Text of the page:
The danger is getting lost in the undergrowth of these tuning systems and not seeing the forest for the trees. So before diving in, I'll start by surveying some of the mathematical principles that seem to be at work. You could see these between the lines of what I've written so far, but I want to be a bit more explicit.
For example, what's really going on with these weird numbers:
and this relationship:
Why have these funny things mattered so much in the history of tuning systems?
Last time I ended with a question: why are certain numbers close to 1 so important in tuning systems? It helps to understand a bit about this before we plunge into the study of well temperaments. It turns out that in some sense western harmony evolved one prime at a time, so let's look at the subject that way.
If all the frequency ratios in our tuning system were powers of 2:
life would be very simple. Multiplying a frequency by 2 raises its pitch by an octave, so the only chords we could play are those built out of octaves. Not much music could be made! But there'd be no difficult decisions, either.
In Pythagorean tuning, also called 3-limit tuning, we generate all our frequency ratios by multiplying powers of 2 and powers of 3:
This is more exciting. While the frequency ratio of 2 is an octave, that of 3/2 is called a just perfect fifth. So now we can use octaves and fifths to build other intervals (that is, frequency ratios).
But in fact, any positive real number can be approximated arbitrarily well by numbers of the form 2^{i} · 3^{j}, so we have an embarrassment of riches: more intervals than we really want! To bring the system under control, we take some number of the form 2^{i} · 3^{j} that's really close to 1 and act like it is 1.
I examined the options in an earlier post and got a list of 'winners' according to some precise criterion. A couple of early winners are
and
These would be important in scales with 5 or 7 notes, but western music holds out for a much better one, called the Pythagorean comma:
This is important for a 12-tone scale, because it means that if we go up 12 fifths, multiplying the frequency by 3/2 each time, it's almost the same as going up 7 octaves.
But not quite! There are many ways of dealing with this problem. In Pythagorean tuning we absorb the problem by dividing one of our fifths by the Pythagorean comma, turning it into an unpleasant 'wolf fifth':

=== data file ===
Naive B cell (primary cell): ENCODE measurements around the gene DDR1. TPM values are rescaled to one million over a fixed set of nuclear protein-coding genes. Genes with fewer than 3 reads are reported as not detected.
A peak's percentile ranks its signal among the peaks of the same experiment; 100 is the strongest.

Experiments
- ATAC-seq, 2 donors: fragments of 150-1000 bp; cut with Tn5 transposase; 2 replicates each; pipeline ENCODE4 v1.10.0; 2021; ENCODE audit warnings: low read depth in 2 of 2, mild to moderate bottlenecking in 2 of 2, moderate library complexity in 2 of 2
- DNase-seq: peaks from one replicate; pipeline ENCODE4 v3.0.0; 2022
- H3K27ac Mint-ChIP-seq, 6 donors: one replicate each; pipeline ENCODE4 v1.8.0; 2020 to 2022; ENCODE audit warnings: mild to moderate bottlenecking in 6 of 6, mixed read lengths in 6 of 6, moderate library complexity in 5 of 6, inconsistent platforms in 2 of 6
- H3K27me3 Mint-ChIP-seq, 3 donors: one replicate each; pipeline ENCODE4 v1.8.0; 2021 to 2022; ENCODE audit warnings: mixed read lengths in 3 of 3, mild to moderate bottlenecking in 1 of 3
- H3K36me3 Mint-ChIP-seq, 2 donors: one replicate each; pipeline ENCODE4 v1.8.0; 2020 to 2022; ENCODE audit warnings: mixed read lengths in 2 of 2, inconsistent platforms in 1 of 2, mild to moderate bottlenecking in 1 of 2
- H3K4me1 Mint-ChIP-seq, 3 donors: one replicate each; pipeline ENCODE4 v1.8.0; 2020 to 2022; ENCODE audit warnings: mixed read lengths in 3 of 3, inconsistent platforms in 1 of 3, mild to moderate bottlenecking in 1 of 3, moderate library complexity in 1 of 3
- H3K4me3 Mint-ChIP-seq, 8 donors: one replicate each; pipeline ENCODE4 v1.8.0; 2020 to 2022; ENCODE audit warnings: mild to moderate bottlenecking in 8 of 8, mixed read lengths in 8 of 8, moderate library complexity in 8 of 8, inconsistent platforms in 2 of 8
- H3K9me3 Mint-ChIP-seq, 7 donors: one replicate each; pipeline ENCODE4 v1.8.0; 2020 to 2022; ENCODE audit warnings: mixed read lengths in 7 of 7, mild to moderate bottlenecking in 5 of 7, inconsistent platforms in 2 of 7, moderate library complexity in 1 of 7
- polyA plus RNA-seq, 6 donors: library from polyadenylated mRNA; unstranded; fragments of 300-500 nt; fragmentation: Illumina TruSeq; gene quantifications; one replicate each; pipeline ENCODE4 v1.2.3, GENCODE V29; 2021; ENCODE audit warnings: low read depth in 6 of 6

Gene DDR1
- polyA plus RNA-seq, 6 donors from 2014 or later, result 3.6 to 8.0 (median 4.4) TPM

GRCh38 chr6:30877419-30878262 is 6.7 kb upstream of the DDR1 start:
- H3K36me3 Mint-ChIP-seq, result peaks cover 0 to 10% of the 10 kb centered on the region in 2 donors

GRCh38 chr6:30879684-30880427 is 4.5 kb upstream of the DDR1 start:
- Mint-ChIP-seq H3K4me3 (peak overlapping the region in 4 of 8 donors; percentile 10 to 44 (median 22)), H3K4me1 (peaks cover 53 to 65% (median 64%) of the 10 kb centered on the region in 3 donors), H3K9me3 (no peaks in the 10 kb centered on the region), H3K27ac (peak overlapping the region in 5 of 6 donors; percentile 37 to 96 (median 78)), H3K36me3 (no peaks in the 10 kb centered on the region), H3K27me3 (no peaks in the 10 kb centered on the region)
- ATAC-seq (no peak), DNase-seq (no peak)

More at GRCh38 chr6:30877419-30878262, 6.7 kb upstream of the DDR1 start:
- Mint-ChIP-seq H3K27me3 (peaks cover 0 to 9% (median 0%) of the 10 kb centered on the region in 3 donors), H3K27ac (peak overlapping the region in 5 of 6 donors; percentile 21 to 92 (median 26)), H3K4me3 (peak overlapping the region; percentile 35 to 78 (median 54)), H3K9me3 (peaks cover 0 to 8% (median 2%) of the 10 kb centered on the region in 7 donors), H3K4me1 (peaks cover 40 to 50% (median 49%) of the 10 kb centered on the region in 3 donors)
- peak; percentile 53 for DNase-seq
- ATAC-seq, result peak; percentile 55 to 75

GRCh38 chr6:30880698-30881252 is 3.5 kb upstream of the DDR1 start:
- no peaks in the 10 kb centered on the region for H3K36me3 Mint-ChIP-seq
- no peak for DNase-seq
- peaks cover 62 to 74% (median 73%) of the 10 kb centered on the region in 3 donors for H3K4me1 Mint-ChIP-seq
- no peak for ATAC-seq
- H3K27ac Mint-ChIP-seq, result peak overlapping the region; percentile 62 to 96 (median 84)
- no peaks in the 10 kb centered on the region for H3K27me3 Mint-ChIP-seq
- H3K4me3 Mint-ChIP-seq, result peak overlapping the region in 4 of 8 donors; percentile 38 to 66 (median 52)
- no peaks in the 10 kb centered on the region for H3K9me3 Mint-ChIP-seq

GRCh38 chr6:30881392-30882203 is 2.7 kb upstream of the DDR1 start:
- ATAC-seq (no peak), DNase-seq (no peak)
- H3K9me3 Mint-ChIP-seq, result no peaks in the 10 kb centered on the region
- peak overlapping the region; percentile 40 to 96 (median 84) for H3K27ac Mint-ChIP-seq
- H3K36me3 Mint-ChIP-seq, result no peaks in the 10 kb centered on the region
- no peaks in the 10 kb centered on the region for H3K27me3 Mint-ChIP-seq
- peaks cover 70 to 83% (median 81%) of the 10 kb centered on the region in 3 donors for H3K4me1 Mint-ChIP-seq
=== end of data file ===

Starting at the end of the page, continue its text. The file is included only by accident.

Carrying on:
For example:
But we can spread the inverse of the Pythagorean comma around the circle of fifths any way we like, and different ways give different tuning systems.
For example, in equal temperament we spread it completely evenly around the circle of fifths, using the equal tempered fifth everywhere:
This is not an example of 3-limit tuning because it uses irrational numbers! But it's an obvious way to solve the problem of the Pythagorean comma which emerges in 3-limit tuning. More interesting solutions tend to involve the next prime number.
In 5-limit tuning we generate all our frequency ratios by multiplying powers of 2, 3 and 5:
Equivalently, we build them using the octave (2), the just perfect fifth (3/2) and the just major third: 5/4.
There are some new simple fractions close to 1 that you can build with 2, 3 and also 5. The most important is the syntonic comma:
This shows up when you try to reconcile the perfect fifth and the major third. If you go up four just perfect fifths, you boost the frequency by a factor of (3/2)^{4} = 81/16 = 5.0625, which is a bit more than a major third and two octaves, namely 5/4 × 2^{2} = 5. The ratio is the syntonic comma.
As we'll see in future episodes, this realization is fundamental to many well tempered tuning systems. We've already seen the grand-daddy of these systems: quarter-comma meantone. It's not well tempered itself, but fixing its main flaw leads to well tempered systems. In quarter-comma meantone, we divide most of our fifths by the fourth root of the syntonic comma, which gives lots of just major thirds, shown in blue below:
So, this scale has many 'quarter-comma fifths' with a frequency ratio of (3/2)σ^{-1/4}. Going around the whole circle and multiplying 12 of these quarter-comma fifths would give 125, which is not quite the 128 we need to go up 7 octaves. So we need to take one of these quarter-comma fifths and multiply it by 128/125. The resulting 'wolf fifth' sounds terrible — and this is what well temperaments seek to cure.
The number 128/125 is an important fraction close to 1 built from just the primes 2 and 5. It's called the lesser diesis:
It's not only a power of 2 divided by a power of 5, but also a power of 2 divided by a power of 10. You've bumped into it if you've ever wondered why people often use 'kilobyte' to mean 1024 bytes, not 1000.